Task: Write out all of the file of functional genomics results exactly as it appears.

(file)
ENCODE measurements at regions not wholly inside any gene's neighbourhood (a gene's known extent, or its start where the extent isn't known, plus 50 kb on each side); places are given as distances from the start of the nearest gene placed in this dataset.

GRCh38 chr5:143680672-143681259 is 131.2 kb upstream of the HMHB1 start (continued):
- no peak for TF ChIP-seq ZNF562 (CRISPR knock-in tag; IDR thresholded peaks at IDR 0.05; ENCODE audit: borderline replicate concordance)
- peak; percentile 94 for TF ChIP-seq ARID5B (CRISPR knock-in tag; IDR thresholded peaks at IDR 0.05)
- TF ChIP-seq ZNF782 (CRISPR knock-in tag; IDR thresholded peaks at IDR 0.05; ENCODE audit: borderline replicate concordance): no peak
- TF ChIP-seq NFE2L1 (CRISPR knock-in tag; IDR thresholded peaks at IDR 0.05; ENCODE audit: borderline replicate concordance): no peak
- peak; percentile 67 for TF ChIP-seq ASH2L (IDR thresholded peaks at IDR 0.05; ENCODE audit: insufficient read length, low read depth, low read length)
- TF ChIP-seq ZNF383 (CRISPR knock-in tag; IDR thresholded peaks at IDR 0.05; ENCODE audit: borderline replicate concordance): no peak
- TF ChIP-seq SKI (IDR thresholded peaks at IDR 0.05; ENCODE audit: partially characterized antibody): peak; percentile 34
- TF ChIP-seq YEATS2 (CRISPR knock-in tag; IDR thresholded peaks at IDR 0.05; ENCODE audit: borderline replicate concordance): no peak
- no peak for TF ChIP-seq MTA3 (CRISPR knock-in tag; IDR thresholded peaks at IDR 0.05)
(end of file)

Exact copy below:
ENCODE measurements at regions not wholly inside any gene's neighbourhood (a gene's known extent, or its start where the extent isn't known, plus 50 kb on each side); places are given as distances from the start of the nearest gene placed in this dataset.

GRCh38 chr5:143680672-143681259 is 131.2 kb upstream of the HMHB1 start (continued):
- no peak for TF ChIP-seq ZNF562 (CRISPR knock-in tag; IDR thresholded peaks at IDR 0.05; ENCODE audit: borderline replicate concordance)
- peak; percentile 94 for TF ChIP-seq ARID5B (CRISPR knock-in tag; IDR thresholded peaks at IDR 0.05)
- TF ChIP-seq ZNF782 (CRISPR knock-in tag; IDR thresholded peaks at IDR 0.05; ENCODE audit: borderline replicate concordance): no peak
- TF ChIP-seq NFE2L1 (CRISPR knock-in tag; IDR thresholded peaks at IDR 0.05; ENCODE audit: borderline replicate concordance): no peak
- peak; percentile 67 for TF ChIP-seq ASH2L (IDR thresholded peaks at IDR 0.05; ENCODE audit: insufficient read length, low read depth, low read length)
- TF ChIP-seq ZNF383 (CRISPR knock-in tag; IDR thresholded peaks at IDR 0.05; ENCODE audit: borderline replicate concordance): no peak
- TF ChIP-seq SKI (IDR thresholded peaks at IDR 0.05; ENCODE audit: partially characterized antibody): peak; percentile 34
- TF ChIP-seq YEATS2 (CRISPR knock-in tag; IDR thresholded peaks at IDR 0.05; ENCODE audit: borderline replicate concordance): no peak
- no peak for TF ChIP-seq MTA3 (CRISPR knock-in tag; IDR thresholded peaks at IDR 0.05)